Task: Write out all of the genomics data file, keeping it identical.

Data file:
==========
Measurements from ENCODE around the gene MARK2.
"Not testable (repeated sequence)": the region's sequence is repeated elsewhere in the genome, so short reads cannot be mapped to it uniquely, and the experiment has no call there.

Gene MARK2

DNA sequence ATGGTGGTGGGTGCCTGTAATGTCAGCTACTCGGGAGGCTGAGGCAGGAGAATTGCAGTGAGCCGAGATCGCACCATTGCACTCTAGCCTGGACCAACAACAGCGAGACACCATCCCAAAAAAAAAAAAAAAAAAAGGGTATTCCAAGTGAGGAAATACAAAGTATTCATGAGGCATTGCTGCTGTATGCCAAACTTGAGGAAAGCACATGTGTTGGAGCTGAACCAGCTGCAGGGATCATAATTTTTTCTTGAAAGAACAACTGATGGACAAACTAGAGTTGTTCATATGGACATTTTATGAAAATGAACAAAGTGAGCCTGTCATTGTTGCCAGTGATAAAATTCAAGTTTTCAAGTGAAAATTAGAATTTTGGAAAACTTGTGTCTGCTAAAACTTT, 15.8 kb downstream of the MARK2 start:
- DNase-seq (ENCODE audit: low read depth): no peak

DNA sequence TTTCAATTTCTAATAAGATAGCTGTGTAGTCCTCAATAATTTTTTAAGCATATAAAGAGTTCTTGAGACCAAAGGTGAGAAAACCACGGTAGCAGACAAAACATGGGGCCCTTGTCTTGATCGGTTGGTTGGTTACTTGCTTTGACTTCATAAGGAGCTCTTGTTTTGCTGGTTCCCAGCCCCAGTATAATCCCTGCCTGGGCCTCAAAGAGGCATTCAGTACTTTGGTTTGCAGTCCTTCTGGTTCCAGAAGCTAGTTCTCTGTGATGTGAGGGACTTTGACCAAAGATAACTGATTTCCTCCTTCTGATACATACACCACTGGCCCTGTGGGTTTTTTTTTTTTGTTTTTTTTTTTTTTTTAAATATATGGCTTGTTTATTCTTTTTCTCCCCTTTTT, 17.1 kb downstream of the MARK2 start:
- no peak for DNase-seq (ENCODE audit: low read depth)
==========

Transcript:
Measurements from ENCODE around the gene MARK2.
"Not testable (repeated sequence)": the region's sequence is repeated elsewhere in the genome, so short reads cannot be mapped to it uniquely, and the experiment has no call there.

Gene MARK2

DNA sequence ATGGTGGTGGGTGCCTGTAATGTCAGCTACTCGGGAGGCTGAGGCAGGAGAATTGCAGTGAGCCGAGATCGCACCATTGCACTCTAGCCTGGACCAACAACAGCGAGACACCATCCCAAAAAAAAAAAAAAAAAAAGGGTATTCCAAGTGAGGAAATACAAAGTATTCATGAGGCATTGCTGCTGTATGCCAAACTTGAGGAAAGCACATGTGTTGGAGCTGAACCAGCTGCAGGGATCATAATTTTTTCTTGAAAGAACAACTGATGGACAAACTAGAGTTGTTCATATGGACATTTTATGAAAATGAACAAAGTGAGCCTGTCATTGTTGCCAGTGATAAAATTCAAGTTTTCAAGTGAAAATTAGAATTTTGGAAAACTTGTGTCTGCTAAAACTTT, 15.8 kb downstream of the MARK2 start:
- DNase-seq (ENCODE audit: low read depth): no peak

DNA sequence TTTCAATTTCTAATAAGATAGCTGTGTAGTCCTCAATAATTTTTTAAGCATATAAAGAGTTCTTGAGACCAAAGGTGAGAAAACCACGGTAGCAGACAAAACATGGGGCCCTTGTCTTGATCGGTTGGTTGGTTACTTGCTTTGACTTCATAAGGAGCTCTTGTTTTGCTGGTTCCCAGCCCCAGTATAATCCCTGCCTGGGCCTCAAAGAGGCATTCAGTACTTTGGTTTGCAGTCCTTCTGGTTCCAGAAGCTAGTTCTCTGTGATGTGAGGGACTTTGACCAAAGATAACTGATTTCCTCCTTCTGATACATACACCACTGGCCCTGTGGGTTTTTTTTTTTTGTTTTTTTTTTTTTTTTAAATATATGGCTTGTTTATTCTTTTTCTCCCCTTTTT, 17.1 kb downstream of the MARK2 start:
- no peak for DNase-seq (ENCODE audit: low read depth)